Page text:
A new school year is approaching and the community college system across Kentucky is, in our view, facing turbulent times. There is a continued lack of clarity surrounding the state’s pension crisis. The pension reform bill has been tossed out by the courts, and it is still not exactly clear what this means for our local colleges. The General Assembly and the state in its entirety obviously has a very poor track record of dealing with this issue — the college will need stable, courageous leadership for the future. All this points for the need for the college’s board to make the right decision and find the best candidate possible — someone who holds at the qualifications and is committed to the area long-term.
Although we don’t know Mr. Michaelis, Jay Box, president of the college system, does. We can thus assume that Box knows Michaelis has the experience necessary to lead the college while the search is completed. He previously served as interim president to Hopkinsville Community College and Southeast Kentucky CTC.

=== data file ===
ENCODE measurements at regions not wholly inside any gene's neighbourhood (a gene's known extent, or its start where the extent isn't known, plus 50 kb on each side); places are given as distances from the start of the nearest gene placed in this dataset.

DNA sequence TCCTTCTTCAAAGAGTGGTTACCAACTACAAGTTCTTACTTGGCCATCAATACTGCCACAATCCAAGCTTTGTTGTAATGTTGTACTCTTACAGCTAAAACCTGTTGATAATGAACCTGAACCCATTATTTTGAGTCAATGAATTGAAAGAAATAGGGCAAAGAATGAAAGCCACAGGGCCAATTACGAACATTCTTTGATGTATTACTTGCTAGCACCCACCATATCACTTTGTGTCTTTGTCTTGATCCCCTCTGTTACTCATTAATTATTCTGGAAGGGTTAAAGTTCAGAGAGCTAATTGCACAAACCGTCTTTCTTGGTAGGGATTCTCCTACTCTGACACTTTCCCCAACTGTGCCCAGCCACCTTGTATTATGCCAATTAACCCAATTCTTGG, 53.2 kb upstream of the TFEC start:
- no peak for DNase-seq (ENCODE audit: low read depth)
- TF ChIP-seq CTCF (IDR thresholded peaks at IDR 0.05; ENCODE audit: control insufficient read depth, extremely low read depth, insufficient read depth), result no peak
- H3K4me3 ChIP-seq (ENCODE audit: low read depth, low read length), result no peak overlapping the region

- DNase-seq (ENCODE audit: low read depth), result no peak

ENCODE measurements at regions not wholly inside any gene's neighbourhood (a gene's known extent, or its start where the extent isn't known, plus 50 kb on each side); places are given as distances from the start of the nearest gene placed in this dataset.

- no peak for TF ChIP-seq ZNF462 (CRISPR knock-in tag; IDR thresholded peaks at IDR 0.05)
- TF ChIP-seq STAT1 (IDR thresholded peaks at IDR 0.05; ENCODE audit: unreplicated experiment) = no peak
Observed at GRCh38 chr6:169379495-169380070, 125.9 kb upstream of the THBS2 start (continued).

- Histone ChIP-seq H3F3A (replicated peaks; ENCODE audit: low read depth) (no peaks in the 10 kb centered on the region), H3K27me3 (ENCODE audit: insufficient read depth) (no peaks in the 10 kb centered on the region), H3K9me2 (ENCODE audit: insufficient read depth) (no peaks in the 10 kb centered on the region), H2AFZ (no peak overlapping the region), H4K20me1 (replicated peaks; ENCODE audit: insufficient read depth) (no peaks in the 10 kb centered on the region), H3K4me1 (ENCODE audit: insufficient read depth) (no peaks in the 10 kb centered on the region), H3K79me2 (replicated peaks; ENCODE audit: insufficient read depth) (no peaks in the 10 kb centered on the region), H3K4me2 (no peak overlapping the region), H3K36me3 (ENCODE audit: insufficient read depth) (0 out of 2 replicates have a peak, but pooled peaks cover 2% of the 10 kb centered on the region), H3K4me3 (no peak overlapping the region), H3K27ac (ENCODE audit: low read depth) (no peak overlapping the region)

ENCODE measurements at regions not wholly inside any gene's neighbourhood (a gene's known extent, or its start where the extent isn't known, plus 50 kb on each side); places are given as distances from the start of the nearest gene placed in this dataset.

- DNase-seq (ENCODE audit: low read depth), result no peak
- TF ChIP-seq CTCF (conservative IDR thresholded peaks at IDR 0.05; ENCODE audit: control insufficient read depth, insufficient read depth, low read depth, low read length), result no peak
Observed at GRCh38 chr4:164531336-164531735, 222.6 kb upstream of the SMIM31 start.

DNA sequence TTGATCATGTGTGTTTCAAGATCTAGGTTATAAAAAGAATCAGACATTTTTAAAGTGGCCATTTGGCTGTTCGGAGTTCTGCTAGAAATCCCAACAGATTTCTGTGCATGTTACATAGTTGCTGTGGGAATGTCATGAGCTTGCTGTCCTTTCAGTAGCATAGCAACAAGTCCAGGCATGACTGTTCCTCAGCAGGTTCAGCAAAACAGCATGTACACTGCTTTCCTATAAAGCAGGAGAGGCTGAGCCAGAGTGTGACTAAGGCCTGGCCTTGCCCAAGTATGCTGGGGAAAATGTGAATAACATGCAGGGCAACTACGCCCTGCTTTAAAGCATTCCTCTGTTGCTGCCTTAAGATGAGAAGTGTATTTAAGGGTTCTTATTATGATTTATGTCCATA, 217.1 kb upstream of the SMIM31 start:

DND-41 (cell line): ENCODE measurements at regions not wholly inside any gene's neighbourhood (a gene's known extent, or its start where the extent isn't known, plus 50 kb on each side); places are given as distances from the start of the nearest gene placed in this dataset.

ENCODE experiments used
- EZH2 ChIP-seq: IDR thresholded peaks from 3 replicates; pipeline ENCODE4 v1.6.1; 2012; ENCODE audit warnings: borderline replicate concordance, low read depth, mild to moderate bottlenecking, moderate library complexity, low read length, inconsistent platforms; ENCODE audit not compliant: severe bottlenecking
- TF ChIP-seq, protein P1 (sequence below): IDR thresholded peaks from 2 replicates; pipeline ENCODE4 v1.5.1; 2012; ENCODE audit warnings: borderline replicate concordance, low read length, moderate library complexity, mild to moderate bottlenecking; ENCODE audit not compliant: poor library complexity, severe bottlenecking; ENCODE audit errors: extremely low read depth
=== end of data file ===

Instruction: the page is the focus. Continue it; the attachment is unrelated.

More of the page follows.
Finalists for the presidency will be announced later this month. Candidates have been vetted by a screening committee. Also reviewing candidate submissions are Box, two college presidents, the board chair and a search consultant. Candidates for interviews are chosen by Box in consultation with the board chair and finalists are chosen from among those.
We wish Mr. Michaelis the best and say welcome to Ashland. In the meantime the appointment gives the system’s leader and the board the comfort of knowing they have the time to make the most informed decision possible in pursuit of a new leader over the long-term.
Bowling Green Daily News on Kentucky Attorney General Andy Beshear’s announcement that he is running for governor:
It should have come as no surprise to anyone in Kentucky that Attorney General Andy Beshear announced Monday that he is running for governor.
Ever since Beshear, the son of former Gov. Steve Beshear, was elected attorney general by a margin of less than 1 percent of the vote in 2015, most people knew he had his eyes on the governor’s mansion.
During his short time in office, Beshear can proudly say that he has focused on preventing child abuse, protecting the elderly from scams and combating the state’s opioid epidemic. He has filed six lawsuits against opioid makers and distributors, including a suit last month against pharmacy giant Walgreens. Beshear, who also announced that former teacher and current Nelson County High School assistant principal Jacqueline Coleman will be his running mate, should be proud of these accomplishments.